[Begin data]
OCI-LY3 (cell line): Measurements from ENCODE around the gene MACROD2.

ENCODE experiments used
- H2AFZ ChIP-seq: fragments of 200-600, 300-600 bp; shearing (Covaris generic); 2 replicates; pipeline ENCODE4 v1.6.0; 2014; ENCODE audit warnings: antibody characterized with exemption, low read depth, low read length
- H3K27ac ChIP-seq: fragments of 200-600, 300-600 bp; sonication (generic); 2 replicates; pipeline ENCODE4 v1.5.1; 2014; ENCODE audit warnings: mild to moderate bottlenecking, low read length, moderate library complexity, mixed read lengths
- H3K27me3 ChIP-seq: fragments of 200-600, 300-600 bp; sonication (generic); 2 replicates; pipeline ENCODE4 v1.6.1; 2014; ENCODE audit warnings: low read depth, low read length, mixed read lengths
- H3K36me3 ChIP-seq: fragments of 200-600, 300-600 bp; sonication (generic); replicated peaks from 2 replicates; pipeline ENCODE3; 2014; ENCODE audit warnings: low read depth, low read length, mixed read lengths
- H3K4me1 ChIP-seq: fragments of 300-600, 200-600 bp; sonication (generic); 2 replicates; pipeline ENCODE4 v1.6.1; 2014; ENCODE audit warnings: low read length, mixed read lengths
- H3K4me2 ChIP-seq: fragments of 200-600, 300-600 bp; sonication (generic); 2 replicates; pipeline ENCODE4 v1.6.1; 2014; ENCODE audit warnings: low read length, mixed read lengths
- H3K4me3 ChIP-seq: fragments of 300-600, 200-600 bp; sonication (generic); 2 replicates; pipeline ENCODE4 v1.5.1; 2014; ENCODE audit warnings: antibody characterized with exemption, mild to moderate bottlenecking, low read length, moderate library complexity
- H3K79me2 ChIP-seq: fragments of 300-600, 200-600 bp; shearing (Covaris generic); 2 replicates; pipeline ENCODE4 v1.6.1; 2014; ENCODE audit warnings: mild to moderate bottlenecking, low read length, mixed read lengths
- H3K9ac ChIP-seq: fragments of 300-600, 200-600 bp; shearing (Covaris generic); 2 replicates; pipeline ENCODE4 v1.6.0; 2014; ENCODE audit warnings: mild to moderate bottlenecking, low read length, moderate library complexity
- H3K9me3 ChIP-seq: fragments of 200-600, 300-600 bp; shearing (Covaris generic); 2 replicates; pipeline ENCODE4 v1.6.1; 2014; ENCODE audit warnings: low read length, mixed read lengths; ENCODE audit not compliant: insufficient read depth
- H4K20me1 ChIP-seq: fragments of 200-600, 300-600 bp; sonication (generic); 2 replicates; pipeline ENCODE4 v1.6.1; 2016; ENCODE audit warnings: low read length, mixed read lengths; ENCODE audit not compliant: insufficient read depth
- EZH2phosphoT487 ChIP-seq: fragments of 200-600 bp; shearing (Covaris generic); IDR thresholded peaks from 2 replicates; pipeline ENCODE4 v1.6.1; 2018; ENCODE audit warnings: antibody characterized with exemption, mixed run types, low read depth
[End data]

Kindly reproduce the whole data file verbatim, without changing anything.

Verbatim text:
OCI-LY3 (cell line): Measurements from ENCODE around the gene MACROD2.

ENCODE experiments used
- H2AFZ ChIP-seq: fragments of 200-600, 300-600 bp; shearing (Covaris generic); 2 replicates; pipeline ENCODE4 v1.6.0; 2014; ENCODE audit warnings: antibody characterized with exemption, low read depth, low read length
- H3K27ac ChIP-seq: fragments of 200-600, 300-600 bp; sonication (generic); 2 replicates; pipeline ENCODE4 v1.5.1; 2014; ENCODE audit warnings: mild to moderate bottlenecking, low read length, moderate library complexity, mixed read lengths
- H3K27me3 ChIP-seq: fragments of 200-600, 300-600 bp; sonication (generic); 2 replicates; pipeline ENCODE4 v1.6.1; 2014; ENCODE audit warnings: low read depth, low read length, mixed read lengths
- H3K36me3 ChIP-seq: fragments of 200-600, 300-600 bp; sonication (generic); replicated peaks from 2 replicates; pipeline ENCODE3; 2014; ENCODE audit warnings: low read depth, low read length, mixed read lengths
- H3K4me1 ChIP-seq: fragments of 300-600, 200-600 bp; sonication (generic); 2 replicates; pipeline ENCODE4 v1.6.1; 2014; ENCODE audit warnings: low read length, mixed read lengths
- H3K4me2 ChIP-seq: fragments of 200-600, 300-600 bp; sonication (generic); 2 replicates; pipeline ENCODE4 v1.6.1; 2014; ENCODE audit warnings: low read length, mixed read lengths
- H3K4me3 ChIP-seq: fragments of 300-600, 200-600 bp; sonication (generic); 2 replicates; pipeline ENCODE4 v1.5.1; 2014; ENCODE audit warnings: antibody characterized with exemption, mild to moderate bottlenecking, low read length, moderate library complexity
- H3K79me2 ChIP-seq: fragments of 300-600, 200-600 bp; shearing (Covaris generic); 2 replicates; pipeline ENCODE4 v1.6.1; 2014; ENCODE audit warnings: mild to moderate bottlenecking, low read length, mixed read lengths
- H3K9ac ChIP-seq: fragments of 300-600, 200-600 bp; shearing (Covaris generic); 2 replicates; pipeline ENCODE4 v1.6.0; 2014; ENCODE audit warnings: mild to moderate bottlenecking, low read length, moderate library complexity
- H3K9me3 ChIP-seq: fragments of 200-600, 300-600 bp; shearing (Covaris generic); 2 replicates; pipeline ENCODE4 v1.6.1; 2014; ENCODE audit warnings: low read length, mixed read lengths; ENCODE audit not compliant: insufficient read depth
- H4K20me1 ChIP-seq: fragments of 200-600, 300-600 bp; sonication (generic); 2 replicates; pipeline ENCODE4 v1.6.1; 2016; ENCODE audit warnings: low read length, mixed read lengths; ENCODE audit not compliant: insufficient read depth
- EZH2phosphoT487 ChIP-seq: fragments of 200-600 bp; shearing (Covaris generic); IDR thresholded peaks from 2 replicates; pipeline ENCODE4 v1.6.1; 2018; ENCODE audit warnings: antibody characterized with exemption, mixed run types, low read depth